This is the second of two articles illustrating my wanderings over a few months in and around Brick Lane in London. The first focused on the street art; this focuses on the markets in the street and those which have occupied the site of the now-closed Truman Brewery.
Having taken the train to London Bridge and walked from Sho
The markets in and around Brick Lane have different characters depending on their location. Around the street, more traditional market stalls continue to sell new clothing, fabrics and fruit and vegetables. At the north end of the road, the stalls seem to be set up by weekend traders selling stuff such as army surplus clothing, used cameras and odds and ends.
As an aside, in England army surplus clothing and equipment used to be popular buys for those wanting to work or camp in the countryside or for a more ‘edgy’ fashion look. The sector has suffered a decline in popularity due, I suppose, in part to the increased number of outdoor clothing and camping shops and the more military styles offered by the mainstream clothing shops.
The camera stall had a mishmash of cheaper, lower quality cameras, nothing like the quality of those at the recent Photographica fair in London last month. Some specialised shops have opened at that end, part I assume of the gentrification of the area, but, generally, the street is scruffier than at the Whitechapel Road end. I nipped into a branch of the coffee and chocolate shop Dark Sugars, with their chocolates beautifully displayed in wooden bowls, to try and capture the flavour – so to speak – of the street.
Further down the street. a chess player had set up his table but whether he was making – or taking – money from the punters I couldn’t tell. Having played around with the cropping I decided to convert the picture to black and white as the red van in the background dominated in the colour version.
Further toward Whitechapel Road, past the main railway lines out of Liverpool Street Station, are the buildings previously occupied by the Truman brewery which was a major business in the area for many years. A search on Wikipedia revealed the following.
The site’s first associations with brewing can be traced back to 1666 when a Joseph Truman is recorded as joining William Bucknall’s Brewhouse in Brick Lane. Part of the site was located on Black Eagle Street, hence the Black Eagle Brewery’s name. The Truman name came from Joseph Truman who took control of the brewery in the 1680s. By 1748 the Black Eagle Brewery was the third largest brewery in London, and likely the world, with 40,000 barrels produced annually.
In 1971 Truman’s became the centre of a bidding war between Grand Metropolitan and Watney Mann. Eventually, Grand Metropolitan won and then immediately turned its attention to Watney Mann. Upon taking over Watney Mann, Grand Metropolitan then merged it with Truman’s.
Grand Metropolitan made many changes to the company, including changing the name to Truman, creating a new brand, switching to kegs and changing the beer – all decisions that proved to the detriment of the company.
Here I interject a personal note. At this time the quality of beer generally available in England was pretty poor and nothing like it is now, much of it being produced by a few large brewers with their gassy keg beer being carbonated and pushed from the keg in the cellar up to the serving tap in the bar.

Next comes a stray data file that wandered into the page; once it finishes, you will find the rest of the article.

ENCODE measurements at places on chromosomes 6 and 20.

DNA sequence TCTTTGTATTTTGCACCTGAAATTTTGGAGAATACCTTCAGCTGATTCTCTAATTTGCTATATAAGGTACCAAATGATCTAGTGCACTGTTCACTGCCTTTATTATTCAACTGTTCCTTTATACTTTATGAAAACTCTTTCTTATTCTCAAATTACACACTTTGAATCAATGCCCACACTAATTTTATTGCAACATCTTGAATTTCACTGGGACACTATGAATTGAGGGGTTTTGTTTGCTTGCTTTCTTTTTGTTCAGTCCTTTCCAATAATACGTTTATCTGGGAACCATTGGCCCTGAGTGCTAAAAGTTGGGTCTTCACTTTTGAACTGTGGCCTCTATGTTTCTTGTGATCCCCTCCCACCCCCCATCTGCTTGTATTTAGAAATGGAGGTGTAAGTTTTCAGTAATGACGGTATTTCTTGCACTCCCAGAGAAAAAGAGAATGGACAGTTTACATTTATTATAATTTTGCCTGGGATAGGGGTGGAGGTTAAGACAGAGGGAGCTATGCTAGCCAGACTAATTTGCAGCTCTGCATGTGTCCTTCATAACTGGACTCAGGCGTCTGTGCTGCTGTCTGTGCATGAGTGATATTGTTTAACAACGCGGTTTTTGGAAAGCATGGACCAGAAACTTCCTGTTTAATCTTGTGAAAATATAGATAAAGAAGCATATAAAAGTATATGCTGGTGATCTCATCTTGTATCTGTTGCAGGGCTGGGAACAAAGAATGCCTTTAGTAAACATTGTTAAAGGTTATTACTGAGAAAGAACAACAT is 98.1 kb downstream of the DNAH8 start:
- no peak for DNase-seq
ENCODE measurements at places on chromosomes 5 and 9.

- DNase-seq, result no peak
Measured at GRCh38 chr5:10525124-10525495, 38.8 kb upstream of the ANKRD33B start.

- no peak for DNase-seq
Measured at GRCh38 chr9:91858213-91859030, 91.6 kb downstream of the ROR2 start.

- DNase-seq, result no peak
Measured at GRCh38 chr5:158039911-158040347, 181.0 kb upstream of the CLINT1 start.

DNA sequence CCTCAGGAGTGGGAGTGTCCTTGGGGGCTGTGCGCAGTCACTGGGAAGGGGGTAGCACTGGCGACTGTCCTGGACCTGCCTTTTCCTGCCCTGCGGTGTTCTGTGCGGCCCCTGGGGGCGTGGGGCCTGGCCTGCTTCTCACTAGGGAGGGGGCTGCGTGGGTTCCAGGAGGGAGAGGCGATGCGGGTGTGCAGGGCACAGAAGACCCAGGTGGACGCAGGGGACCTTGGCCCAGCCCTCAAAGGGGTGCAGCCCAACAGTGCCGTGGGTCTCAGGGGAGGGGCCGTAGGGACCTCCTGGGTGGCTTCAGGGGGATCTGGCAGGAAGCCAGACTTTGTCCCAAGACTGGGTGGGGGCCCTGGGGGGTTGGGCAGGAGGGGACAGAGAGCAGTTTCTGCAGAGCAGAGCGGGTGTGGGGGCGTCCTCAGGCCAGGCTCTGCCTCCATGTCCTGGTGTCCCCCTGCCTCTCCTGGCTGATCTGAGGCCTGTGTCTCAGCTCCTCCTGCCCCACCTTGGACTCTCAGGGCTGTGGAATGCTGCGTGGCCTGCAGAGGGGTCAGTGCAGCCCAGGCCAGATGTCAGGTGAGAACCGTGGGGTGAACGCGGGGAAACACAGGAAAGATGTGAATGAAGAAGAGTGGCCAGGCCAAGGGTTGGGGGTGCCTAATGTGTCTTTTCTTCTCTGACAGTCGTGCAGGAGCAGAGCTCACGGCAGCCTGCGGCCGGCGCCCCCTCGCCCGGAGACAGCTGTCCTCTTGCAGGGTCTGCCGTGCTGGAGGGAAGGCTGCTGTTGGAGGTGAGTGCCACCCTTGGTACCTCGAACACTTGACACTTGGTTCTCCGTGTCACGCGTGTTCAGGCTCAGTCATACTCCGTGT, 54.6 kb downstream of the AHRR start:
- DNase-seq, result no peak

The Campaign for Real Ale promoted ‘real ale’ – being hand pulled from the barrel to the tap without gas – and smaller brewers. Keg beers such as Watney’s Red Barrel were derided and badges appeared labelling Ind Coope’s Double Diamond as DD is K9P (it wasn’t, don’t ask). I used to share a house in North West England with the local CAMRA representative and sometimes accompanied him on his beer inspection trips.
We once made a day trip up a remote valley in Lancashire to a small pub with nothing on show on the bar. The landlady went out the back and poured the beer straight from the barrels. It was excellent, but I don’t remember who brewed it. With that diversion, I have to leave the peaceful beautiful Lancashire countryside and return to the noise and grime of East London.
These mistakes were realised in the 1980s when casks were brought back along with the traditional Truman’s eagle, but the damage had been done and the brewery was shut in 1989. The former buildings, warehouses and yards were redeveloped by The Zeloof Partnership as the “Old Truman Brewery” and now house over 250 businesses, ranging from cultural venues to art galleries, restaurants, and retail shops. The Director’s House and former Brew House are
The old brewery buildings now house a collection of offices, shops and markets which tend to be more upmarket than those at the northern end. A major feature is the number of secondhand clothing shops, which are now termed vintage. I suppose clothing sells better marketed as ‘vintage’ rather than ‘second hand’. It’s become very popular with millennials as a reaction to the throwaway fashions of the high street and as always their desire for a bargain. Some markets open only at the weekend with stalls that feature artisan craft goods and ethnic street food.
Taking a break in a café, I noticed two girls walking arm in arm in high spirits ‘on a mission’. They disappeared into one of the vintage markets. Hanging around on the street I happened to see them emerge and begin what I thought of as an exuberant, protracted ‘victory dance’ outside the market. I have no idea why.
As I wrote in the first article, Brick Lane has many facets and communities living and working in and around it. These two articles are only snapshots. If you are visiting London and want to photograph street art, markets and some of life’s more colourful characters – and drink some good coffee – the street is one for your list.